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Cardiology Residency, Bosnian Doctor

Updated: Jan 25

I was born in Sarajevo, a city known for its Winter Olympic Games, during the time my parents were going through their university years. Our entire family immigrated to the United States in the 1950s, ’60s, and ’70s. I grew up in New York City, where I obtained all of my elementary and high school education. I went to a catholic elementary school and one of the top four public high schools in New York City at the time, Aviation High School, which had excellent advanced college preparation courses in physics, biology, and chemistry. I also took some classes at Hunter College, New York, to prepare for Medical School in Europe. At that time, living in New York was hard, and my only way out was through education. I looked up to my uncle and other doctors in my family. My brother and I both decided to pursue careers in the medical field.

Once in Croatia’s capital city, Zagreb, it was challenging to adapt to the local language, curriculum, and oral exams in Croatian, even though most books were direct translations of English Text Books (Guyton, Harrisons, etc., with which I paralleled in English). After integrating with some of the country’s best students, I persevered and lived up to these challenges. During my medical training, I learned responsibility and compassion for the welfare of patients, and I felt drawn to the clinical sciences and enjoyed each rotation with curiosity and freshness. Unfortunately, during my medical studies, a war broke out in Croatia and other Balkan countries in that part of Europe, which was not something I thought would ever happen in our modern times.

While witnessing a lot of pain and suffering during my ongoing medical studies, I was compelled to help in any way I could, both in and out of the medical arena. I accomplished this through working with the Red Cross, the United States Embassy, and in the medical field with trauma patients, as well as extra hours in the forensic medicine department. Walter Reed Army Medical Center had their Mobile Hospital set up at the local International Airport, where I volunteered and was involved with multiple surgical cases.

Seeing and directly being there in the middle of senseless suffering made me an even stronger person regarding humanitarian needs. I would not be the same doctor if I did not participate in the humanitarian services I was involved with, which gave me a better perspective on life and death and how valuable life is.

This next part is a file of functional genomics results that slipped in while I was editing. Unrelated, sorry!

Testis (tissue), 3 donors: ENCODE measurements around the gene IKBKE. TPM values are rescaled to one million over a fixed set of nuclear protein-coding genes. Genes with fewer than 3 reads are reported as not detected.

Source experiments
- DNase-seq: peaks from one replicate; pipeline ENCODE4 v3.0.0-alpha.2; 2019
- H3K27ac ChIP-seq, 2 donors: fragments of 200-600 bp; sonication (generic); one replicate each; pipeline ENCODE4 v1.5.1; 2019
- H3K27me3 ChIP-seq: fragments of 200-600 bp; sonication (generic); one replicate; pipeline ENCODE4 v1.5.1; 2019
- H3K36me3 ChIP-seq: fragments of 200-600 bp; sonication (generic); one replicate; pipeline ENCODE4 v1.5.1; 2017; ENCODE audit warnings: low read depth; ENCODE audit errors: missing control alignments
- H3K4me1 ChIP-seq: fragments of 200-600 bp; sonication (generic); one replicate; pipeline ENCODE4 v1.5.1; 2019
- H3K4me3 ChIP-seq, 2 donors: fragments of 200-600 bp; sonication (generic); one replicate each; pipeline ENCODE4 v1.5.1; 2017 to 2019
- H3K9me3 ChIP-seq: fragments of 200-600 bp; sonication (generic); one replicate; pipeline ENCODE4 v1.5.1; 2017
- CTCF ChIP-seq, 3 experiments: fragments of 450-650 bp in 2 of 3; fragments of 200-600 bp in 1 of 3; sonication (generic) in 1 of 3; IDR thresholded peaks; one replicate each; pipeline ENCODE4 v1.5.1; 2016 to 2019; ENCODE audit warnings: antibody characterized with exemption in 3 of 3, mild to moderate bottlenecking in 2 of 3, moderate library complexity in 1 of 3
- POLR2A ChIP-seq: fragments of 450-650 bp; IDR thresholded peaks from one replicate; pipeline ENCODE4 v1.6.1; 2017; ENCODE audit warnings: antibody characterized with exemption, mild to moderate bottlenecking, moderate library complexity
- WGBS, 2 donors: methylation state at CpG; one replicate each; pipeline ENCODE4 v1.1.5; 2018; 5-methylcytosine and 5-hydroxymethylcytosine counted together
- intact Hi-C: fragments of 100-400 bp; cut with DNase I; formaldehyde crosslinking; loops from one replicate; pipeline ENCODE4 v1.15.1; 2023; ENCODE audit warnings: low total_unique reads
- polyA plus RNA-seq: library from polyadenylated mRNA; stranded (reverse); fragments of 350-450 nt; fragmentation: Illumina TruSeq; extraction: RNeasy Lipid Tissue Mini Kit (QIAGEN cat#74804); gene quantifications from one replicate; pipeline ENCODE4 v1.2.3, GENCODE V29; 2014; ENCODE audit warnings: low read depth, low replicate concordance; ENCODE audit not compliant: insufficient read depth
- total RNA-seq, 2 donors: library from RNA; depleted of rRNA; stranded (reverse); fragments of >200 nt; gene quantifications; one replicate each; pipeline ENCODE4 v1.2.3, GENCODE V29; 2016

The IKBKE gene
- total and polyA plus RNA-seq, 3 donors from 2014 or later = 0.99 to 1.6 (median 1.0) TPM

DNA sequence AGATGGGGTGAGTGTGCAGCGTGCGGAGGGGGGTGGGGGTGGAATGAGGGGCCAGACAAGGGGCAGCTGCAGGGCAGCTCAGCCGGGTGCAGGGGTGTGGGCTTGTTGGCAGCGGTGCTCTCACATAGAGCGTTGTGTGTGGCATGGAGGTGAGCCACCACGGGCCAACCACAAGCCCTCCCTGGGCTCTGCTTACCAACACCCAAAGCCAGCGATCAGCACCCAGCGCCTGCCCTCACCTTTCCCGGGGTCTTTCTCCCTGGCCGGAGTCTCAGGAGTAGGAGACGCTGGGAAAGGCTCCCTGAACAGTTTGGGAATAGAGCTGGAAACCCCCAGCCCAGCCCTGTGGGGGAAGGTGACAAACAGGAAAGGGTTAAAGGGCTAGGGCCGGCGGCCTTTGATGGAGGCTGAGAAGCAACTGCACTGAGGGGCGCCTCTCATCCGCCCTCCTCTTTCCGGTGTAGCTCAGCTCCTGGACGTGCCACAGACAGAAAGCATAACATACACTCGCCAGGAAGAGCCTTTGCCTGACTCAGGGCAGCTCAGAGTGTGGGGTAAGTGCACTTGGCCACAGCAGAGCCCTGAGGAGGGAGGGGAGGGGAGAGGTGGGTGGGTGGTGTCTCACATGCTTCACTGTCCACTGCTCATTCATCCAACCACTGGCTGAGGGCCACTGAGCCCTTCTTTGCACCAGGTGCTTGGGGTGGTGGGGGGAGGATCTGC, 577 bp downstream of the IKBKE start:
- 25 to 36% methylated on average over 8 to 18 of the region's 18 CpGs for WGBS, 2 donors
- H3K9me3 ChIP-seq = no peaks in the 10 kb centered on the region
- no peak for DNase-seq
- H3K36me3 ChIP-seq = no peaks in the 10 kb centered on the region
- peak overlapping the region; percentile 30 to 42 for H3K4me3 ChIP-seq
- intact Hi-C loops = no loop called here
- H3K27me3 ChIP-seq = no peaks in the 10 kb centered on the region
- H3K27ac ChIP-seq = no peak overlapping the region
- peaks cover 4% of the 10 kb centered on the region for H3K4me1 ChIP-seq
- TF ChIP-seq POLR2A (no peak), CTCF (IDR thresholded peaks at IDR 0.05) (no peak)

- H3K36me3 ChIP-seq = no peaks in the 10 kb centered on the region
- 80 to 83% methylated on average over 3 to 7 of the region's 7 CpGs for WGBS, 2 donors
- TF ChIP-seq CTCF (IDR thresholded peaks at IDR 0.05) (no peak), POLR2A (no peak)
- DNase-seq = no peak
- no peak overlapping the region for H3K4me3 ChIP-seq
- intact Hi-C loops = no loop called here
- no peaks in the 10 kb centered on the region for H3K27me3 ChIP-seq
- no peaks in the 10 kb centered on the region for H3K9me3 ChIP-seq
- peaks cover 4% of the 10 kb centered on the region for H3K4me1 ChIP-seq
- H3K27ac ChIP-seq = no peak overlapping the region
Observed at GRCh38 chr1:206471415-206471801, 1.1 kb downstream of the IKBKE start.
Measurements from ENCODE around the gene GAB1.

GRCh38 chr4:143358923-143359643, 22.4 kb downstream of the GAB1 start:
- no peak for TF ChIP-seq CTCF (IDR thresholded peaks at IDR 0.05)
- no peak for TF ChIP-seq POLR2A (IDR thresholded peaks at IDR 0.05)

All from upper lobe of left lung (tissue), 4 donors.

After the war ended and spread to the neighboring Balkan countries, I graduated from Medical School. I wrote a research paper and thesis with my mentor, Professor Klapan, from the Maxillofacial Surgical Department. The idea was on the head and neck squamous cell carcinoma, which I had to present to a committee board of professors. After graduating, I also worked in the emergency room department in Zagreb, Croatia, for eight months to acquire additional emergency room skills.

After moving back to the United States, I was introduced to a group of cardiologists at the XXXX Clinic in Lakeland, Florida, who invited me to spend time with them. There, I saw the luxury of practicing medicine for natural ailments (diabetes, hypertension, coronary artery disease, etc.) compared to the trauma of wartime medicine. I attended weekly academic meetings at the XXXX Clinic and the XXXX Regional Medical Center. I spent time in a catheter lab, as well as rounds and observing open-heart surgeries. At that time, XXXX Regional Medical Center was one of the national centers on the cutting edge of having cardiac intervention STEMI protocols. They had a 24-7 prevention team, which later became standard practice.

I always made it a point to stay in a clinical setting while studying for my certification exams. However, at the same time, I needed to sustain myself financially; therefore, I worked as a Patient Care Coordinator at the XXXX Medical Care Clinic in the Tampa Bay, Florida, area. There, I managed to continue interacting with patients. I met other physicians who were kind enough to let me shadow them and keep up with various clinical skills. I also found time and opportunities to attend multiple conferences and pharmaceutical lectures.

I believe that I am a great candidate for your residency program as I have the knowledge, experience, and exposure to a variety of somewhat unique things in the medical field. I can connect and communicate with people and offer you compassion, hard work, and commitment. I look forward to hearing from you.

Thank you.

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